The Pittsburgh Marathon was meant to be MY race.
But little went as planned on May 6.
I trained long and hard last spring for my third marathon. I dodged snow plows, braved whipping winds on frigid, single-digit days and completed two 20-milers, one at a 9:40 minute/mile pace, my best yet. I actually paid attention to my diet and adjusted accordingly. I was ready to race.
But on race day, instead of celebrating a 26.2-mile journey, I was weeping in the shower.
I know it sounds bonkers, crying over exercise. But that’s how it panned out.
I headed to Pittsburgh the day before the race with two good friends, including my trusty running partner Gary. Early May in Pittsburgh was unseasonably hot, we realized as we walked to the expo from our downtown hotel. We took this as a sign to hydrate even more.
The highs reached into the 80s both days we were in the Steel City. It was sunny and humid, without a cloud in the sky.
I woke up race morning feeling fresh and ready to run. I ate, dressed and headed to the lobby with my running partners Gary and Audra.
We bid our loved ones farewell and walked to the starting line.
It was go time. I was antsy before we started running, but attributed to nerves.
There were other signs, however, that it was not my day.
Yep, it was hot and humid before we even started. Weather Service stats place the temp around 75 before we even hit the pavement. I struggle with speed in warmer weather. We should have adjusted our planned race pace to reflect the day’s forecast. But we were excited and knew we were well-prepared.
Clue number 2: I felt like crap at mile 5.
I figured my energy would kick in several miles down the road. Some days I’m just not feeling it until I’ve logged a few miles. I just hoped the boost wasn’t too far off. Unfortunately, it never came.
Clue number 3: I stopped talking.
I’m typically a Chatty Cathy when running with my pals. I stopped contributing to the conversation shortly after mile 6.
“I knew something was off when you went quiet,” Gary said later. “It’s not like you to be quiet for so long.” No offense, he added.
Gary and Audra kept asking if I was ok, I grunted affirmative answers. Audra checked if I wanted to walk and I declined. But I should’ve listened to her suggestion. There’s absolutely no shame in walking and it really may have made a difference.
Clue number 4: I couldn’t get enough water.
I grabbed multiple glasses of water at several hydration stations, dumping most in my mouth but some on my head. Gary handed me a drenched bandana to cool me down somewhere around mile 8.
Clue number 5: Things started turning purple.
That’s when I really started to take notice that something was wrong.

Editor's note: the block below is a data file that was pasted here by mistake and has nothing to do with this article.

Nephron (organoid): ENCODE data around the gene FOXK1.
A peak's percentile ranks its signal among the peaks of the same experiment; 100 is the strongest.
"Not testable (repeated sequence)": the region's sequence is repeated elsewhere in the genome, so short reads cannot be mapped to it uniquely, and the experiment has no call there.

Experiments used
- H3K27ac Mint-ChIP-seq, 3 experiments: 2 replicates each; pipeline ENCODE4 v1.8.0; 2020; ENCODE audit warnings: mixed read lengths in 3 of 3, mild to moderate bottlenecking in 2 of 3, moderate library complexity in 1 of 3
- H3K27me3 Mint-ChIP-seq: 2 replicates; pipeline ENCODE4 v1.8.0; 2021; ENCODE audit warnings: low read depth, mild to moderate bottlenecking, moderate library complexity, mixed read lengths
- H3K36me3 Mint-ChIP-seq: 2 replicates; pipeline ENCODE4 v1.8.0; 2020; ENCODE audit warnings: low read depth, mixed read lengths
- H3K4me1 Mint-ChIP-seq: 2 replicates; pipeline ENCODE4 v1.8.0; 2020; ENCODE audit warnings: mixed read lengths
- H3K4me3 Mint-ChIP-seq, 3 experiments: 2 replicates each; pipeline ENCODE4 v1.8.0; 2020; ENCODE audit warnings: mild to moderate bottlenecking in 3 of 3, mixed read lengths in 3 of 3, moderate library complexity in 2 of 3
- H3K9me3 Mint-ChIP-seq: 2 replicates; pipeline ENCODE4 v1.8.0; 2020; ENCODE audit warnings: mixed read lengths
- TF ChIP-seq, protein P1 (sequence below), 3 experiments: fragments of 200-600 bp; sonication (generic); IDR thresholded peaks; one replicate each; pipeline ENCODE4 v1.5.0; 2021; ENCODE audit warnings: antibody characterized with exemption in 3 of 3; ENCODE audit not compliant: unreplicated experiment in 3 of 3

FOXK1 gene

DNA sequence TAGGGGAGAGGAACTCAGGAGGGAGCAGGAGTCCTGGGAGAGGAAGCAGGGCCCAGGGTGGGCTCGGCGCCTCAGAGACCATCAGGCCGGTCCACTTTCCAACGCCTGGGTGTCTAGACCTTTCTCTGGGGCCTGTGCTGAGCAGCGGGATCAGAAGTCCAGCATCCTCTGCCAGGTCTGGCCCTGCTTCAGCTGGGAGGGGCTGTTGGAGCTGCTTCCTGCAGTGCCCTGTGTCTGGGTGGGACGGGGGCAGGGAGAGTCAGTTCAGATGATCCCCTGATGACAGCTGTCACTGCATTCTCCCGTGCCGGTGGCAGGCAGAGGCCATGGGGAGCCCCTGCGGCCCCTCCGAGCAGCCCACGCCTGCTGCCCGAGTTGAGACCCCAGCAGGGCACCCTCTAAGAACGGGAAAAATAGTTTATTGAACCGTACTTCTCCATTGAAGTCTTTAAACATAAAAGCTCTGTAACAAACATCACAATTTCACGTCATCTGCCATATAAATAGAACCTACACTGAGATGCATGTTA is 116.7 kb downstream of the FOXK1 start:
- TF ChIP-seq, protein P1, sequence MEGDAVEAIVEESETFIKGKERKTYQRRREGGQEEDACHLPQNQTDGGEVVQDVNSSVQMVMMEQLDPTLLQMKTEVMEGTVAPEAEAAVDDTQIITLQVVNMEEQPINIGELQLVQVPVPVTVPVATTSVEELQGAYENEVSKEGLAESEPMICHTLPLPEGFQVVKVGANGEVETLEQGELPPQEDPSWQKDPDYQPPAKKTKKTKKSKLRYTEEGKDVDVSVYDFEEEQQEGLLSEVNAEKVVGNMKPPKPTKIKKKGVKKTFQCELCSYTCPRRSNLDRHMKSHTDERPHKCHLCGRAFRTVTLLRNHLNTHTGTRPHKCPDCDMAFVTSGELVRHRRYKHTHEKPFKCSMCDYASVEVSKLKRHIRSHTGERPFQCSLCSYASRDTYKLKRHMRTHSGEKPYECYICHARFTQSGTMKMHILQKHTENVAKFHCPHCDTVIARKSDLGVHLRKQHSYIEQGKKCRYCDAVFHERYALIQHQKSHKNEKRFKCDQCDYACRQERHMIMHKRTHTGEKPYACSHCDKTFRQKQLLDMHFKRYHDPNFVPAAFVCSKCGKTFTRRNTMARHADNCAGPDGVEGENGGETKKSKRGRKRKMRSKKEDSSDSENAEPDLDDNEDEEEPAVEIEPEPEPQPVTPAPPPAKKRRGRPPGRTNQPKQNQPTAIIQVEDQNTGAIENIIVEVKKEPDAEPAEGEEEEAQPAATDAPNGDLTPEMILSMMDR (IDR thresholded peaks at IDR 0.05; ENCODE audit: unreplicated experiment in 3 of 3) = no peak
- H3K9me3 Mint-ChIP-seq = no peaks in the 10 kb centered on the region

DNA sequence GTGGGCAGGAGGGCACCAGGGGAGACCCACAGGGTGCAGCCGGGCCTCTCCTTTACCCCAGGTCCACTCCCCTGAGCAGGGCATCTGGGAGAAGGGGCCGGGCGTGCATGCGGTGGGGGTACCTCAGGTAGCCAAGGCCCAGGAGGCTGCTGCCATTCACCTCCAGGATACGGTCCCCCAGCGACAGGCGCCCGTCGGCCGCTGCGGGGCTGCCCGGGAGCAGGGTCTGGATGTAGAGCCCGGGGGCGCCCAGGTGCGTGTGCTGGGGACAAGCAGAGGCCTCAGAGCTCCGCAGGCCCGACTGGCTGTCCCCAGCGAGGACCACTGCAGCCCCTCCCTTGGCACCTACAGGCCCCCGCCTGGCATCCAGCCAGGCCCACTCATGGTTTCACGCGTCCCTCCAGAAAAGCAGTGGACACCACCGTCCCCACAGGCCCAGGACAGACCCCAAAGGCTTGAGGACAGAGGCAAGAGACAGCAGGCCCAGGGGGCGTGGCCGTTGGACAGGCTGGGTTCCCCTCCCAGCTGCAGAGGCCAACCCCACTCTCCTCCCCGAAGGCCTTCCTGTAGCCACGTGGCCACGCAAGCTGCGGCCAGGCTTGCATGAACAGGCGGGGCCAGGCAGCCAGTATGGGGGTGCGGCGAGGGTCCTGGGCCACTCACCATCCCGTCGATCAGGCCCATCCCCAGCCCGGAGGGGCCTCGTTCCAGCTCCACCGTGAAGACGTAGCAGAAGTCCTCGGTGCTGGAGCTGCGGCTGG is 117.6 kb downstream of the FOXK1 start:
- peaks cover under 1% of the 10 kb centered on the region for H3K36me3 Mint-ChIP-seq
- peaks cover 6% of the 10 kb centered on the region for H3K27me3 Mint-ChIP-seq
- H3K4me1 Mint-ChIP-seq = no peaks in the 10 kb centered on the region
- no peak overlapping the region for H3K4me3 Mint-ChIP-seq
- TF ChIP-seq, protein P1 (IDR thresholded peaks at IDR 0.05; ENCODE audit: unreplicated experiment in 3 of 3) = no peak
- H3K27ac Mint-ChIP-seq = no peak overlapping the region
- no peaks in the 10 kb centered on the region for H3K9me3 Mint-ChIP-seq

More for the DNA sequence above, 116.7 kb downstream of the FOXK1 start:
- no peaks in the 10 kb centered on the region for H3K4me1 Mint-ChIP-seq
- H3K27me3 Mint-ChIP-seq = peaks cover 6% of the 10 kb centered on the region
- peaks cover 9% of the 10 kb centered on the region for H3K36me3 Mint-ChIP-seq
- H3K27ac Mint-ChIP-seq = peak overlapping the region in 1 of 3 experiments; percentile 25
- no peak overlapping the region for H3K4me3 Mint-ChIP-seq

I’ve been overcome by the heat on training runs before and know that when start to see colors it’s time to listen to my body. That’s when I called it. This marathon wasn’t happening for me.
“Guys,” I grunted shortly before mile 10 and the turnoff for the half-marathon course. “I need to cut it at the half. I might make it 5 more miles but another 16 just isn’t happening.”
It killed me to say it. But I knew it was the right call. I knew if I dropped, they’d stop too. The last thing I wanted was to take my running partners down with me.
“You do what you have to do,” Audra assured me. “It’s ok.”
Moments later, we reached the split, I turned left with the half-marathoners and walked across a bridge that spanned the Monongahela River. Marathoners were running across the westbound lanes, and I veered toward the concrete barrier, prepared to climb over the wall, find my friends and to return to my rightful place in the race.
I stopped and shook my head. I couldn’t even run across the bridge, let alone another 16 miles.
I burst into tears.
I walked a half-mile or so before I started running again. I wanted to throttle anyone kind enough to cheer me on, assuring me I was running well and almost done. I wish.
Those last few miles were rough, I walked then ran and walked again. I finally saw the finish line and headed there as fast as possible. I grabbed a bottle of water and drained it.
A volunteer handed me a medal. I tried to dodge it, but it was plunked around my neck despite my protests. It was the least of my problems.
I made my way over to the family reunion area, where I fortunately located Gary’s wonderful family, who were surprised to see me, but took care of me nonetheless.
Two hours later, I was thrilled to see Gary and Audra finish the race, but teared up since I wasn’t with them.
Some runners tell me I need several factors to align on marathon day. I had trained properly – check. But the weather was not favorable. It was a good 25 degrees warmer than what I’d hoped for.
I should have heeded the warnings. There were so many things I could’ve done differently that may have allowed me to at least complete the race
But I didn’t. Life’s full of lessons, isn’t it?
Since May, I’ve completed two more marathons and am planning to run another in the fall. Can’t keep this runner down.
Have you ever had a race not go as planned?